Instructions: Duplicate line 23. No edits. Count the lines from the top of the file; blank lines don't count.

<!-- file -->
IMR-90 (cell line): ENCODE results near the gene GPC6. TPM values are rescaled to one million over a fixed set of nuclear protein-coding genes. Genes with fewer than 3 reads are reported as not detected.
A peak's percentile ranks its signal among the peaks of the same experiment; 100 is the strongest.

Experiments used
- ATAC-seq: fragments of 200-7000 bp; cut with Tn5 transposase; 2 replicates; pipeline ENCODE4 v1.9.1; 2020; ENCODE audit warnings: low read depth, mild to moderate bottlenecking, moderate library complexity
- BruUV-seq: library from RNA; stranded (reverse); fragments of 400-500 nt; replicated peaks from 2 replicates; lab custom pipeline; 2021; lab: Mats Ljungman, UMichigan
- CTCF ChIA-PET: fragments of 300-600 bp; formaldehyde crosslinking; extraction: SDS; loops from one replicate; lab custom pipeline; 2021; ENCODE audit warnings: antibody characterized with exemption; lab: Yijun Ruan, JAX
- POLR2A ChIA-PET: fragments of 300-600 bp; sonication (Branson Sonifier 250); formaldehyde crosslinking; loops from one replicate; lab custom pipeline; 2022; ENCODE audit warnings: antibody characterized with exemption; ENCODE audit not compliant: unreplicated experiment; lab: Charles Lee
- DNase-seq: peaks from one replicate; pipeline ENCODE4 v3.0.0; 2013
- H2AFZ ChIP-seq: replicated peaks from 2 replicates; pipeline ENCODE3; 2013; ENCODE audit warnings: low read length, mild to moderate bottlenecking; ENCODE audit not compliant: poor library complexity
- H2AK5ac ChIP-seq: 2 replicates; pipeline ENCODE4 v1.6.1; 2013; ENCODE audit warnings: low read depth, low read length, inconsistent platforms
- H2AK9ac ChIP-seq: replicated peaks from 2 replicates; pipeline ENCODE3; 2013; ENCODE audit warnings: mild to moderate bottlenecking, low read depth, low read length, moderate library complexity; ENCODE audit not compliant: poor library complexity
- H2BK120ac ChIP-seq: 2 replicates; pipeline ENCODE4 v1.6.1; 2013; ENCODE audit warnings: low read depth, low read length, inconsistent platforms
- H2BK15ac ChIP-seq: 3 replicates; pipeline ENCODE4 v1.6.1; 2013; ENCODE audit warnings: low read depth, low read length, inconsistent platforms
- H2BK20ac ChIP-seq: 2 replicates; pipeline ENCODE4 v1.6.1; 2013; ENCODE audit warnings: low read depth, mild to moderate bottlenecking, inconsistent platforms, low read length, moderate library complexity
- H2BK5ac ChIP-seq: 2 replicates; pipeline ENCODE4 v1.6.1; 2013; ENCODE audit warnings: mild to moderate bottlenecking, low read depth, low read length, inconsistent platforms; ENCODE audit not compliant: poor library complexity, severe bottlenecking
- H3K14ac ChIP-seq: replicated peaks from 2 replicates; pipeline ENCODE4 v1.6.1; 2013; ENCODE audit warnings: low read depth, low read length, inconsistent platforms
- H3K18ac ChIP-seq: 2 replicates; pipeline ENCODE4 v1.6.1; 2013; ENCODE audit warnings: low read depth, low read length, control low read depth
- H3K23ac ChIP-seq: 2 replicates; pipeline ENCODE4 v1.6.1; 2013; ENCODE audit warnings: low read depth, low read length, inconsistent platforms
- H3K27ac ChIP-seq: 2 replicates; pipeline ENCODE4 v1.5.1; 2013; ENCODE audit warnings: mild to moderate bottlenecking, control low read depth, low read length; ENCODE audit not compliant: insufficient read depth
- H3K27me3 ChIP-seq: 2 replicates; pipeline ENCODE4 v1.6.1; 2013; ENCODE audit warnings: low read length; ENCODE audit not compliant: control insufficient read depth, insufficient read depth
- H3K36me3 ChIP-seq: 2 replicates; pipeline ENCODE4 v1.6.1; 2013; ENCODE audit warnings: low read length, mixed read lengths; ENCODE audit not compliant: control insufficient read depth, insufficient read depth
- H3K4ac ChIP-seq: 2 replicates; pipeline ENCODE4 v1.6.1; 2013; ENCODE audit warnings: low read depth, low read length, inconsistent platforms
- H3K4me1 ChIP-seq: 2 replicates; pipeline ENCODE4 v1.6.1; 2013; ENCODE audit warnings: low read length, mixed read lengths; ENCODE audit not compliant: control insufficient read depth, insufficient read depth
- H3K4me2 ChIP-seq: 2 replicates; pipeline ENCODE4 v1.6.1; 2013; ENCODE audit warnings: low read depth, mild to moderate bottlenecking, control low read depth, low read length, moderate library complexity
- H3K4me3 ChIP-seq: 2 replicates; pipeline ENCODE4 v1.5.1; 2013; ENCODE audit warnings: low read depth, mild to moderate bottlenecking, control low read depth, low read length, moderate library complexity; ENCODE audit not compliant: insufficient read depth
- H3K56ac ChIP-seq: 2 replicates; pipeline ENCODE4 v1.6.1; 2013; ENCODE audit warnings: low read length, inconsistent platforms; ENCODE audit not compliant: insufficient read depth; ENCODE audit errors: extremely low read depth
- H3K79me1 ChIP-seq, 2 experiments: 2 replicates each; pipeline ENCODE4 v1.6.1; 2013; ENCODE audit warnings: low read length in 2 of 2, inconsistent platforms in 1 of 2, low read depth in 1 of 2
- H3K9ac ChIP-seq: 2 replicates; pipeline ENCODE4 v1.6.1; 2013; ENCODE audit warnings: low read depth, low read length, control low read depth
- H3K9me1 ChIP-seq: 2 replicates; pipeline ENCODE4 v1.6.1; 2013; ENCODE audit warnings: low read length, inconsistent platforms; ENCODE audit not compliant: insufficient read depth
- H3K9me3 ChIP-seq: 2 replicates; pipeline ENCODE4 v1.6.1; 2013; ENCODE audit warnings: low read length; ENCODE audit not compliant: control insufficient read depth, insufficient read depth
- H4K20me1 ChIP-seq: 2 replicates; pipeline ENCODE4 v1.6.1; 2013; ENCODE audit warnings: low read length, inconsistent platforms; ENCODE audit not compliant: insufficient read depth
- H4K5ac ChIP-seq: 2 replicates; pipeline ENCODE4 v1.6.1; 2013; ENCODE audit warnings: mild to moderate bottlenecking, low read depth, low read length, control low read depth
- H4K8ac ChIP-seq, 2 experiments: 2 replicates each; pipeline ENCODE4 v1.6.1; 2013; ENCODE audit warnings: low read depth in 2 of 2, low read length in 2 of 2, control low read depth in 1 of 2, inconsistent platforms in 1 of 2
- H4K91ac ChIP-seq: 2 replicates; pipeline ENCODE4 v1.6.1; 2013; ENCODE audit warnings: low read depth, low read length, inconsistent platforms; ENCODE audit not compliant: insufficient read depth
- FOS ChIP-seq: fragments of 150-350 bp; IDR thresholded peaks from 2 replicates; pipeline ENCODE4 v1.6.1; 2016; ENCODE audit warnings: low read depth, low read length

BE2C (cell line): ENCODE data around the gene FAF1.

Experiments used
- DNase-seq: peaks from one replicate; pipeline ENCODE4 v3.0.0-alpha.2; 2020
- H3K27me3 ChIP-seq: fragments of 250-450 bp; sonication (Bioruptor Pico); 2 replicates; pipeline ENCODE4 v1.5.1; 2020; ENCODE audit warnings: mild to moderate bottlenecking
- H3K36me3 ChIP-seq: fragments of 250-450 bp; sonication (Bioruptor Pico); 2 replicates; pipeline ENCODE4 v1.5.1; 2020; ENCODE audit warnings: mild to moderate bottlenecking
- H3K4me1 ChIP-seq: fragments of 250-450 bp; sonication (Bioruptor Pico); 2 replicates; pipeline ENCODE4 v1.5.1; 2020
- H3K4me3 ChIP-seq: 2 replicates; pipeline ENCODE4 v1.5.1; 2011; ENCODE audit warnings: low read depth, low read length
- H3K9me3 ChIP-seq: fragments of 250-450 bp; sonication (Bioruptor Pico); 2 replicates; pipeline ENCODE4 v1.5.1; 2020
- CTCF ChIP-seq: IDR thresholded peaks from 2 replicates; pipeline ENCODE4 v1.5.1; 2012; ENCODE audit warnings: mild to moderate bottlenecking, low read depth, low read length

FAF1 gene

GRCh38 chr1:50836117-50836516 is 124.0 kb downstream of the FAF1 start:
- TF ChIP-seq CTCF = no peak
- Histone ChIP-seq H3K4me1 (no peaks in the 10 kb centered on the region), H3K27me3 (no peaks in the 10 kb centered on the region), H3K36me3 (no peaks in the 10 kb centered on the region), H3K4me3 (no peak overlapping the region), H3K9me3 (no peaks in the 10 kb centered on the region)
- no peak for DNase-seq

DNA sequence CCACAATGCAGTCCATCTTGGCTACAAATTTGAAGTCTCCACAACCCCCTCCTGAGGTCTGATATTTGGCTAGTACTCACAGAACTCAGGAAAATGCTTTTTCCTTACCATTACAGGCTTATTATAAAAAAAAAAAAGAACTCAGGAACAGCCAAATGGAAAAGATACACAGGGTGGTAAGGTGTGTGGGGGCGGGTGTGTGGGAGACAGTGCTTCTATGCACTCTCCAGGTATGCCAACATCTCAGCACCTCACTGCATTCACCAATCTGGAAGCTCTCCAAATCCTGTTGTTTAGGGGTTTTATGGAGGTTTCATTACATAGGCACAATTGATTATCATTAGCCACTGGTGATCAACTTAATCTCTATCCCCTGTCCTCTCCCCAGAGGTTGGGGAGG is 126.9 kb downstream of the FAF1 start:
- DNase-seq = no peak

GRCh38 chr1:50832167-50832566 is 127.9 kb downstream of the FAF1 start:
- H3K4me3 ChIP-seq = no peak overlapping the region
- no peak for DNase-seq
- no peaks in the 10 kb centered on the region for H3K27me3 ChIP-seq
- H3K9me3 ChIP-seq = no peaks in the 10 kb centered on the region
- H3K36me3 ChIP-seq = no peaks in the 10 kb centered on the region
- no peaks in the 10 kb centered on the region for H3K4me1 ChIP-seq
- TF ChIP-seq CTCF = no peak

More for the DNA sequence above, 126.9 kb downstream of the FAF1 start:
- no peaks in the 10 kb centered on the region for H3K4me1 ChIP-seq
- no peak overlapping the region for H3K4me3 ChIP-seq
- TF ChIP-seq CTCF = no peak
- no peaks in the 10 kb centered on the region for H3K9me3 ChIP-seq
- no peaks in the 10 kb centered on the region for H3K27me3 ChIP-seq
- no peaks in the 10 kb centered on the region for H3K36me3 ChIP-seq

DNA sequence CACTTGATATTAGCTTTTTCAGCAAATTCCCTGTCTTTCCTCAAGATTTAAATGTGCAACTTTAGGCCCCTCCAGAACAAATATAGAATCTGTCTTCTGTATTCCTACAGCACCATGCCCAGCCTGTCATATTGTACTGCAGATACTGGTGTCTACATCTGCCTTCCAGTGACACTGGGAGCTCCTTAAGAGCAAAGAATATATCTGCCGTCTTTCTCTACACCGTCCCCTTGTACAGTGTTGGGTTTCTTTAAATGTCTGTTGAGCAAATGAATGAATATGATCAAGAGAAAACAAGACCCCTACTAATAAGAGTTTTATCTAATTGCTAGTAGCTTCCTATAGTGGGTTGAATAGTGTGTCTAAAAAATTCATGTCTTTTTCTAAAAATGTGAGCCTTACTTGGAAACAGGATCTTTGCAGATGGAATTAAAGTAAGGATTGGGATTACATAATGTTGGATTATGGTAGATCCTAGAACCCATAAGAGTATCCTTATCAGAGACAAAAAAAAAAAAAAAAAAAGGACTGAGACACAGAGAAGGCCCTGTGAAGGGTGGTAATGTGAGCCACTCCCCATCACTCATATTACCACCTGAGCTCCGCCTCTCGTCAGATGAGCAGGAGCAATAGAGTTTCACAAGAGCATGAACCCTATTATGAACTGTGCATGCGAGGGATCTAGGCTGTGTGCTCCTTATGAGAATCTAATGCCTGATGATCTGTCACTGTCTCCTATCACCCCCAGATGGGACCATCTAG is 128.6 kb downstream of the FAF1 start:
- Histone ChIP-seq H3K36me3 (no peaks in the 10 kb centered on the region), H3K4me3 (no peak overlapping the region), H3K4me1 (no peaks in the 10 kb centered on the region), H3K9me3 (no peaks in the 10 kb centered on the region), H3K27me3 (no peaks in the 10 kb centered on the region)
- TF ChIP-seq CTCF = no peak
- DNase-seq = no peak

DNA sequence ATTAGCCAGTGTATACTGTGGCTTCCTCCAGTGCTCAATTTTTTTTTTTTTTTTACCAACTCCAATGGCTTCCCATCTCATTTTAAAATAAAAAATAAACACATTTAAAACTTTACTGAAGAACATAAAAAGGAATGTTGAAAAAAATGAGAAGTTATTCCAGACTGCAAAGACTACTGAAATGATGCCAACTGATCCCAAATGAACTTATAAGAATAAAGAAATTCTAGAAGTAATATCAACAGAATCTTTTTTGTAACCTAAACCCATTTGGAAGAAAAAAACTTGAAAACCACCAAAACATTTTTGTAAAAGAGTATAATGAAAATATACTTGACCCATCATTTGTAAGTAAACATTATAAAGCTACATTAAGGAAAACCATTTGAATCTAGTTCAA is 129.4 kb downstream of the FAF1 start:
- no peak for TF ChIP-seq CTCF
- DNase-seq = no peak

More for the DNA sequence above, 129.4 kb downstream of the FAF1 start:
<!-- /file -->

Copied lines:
- H3K4me1 ChIP-seq: 2 replicates; pipeline ENCODE4 v1.6.1; 2013; ENCODE audit warnings: low read length, mixed read lengths; ENCODE audit not compliant: control insufficient read depth, insufficient read depth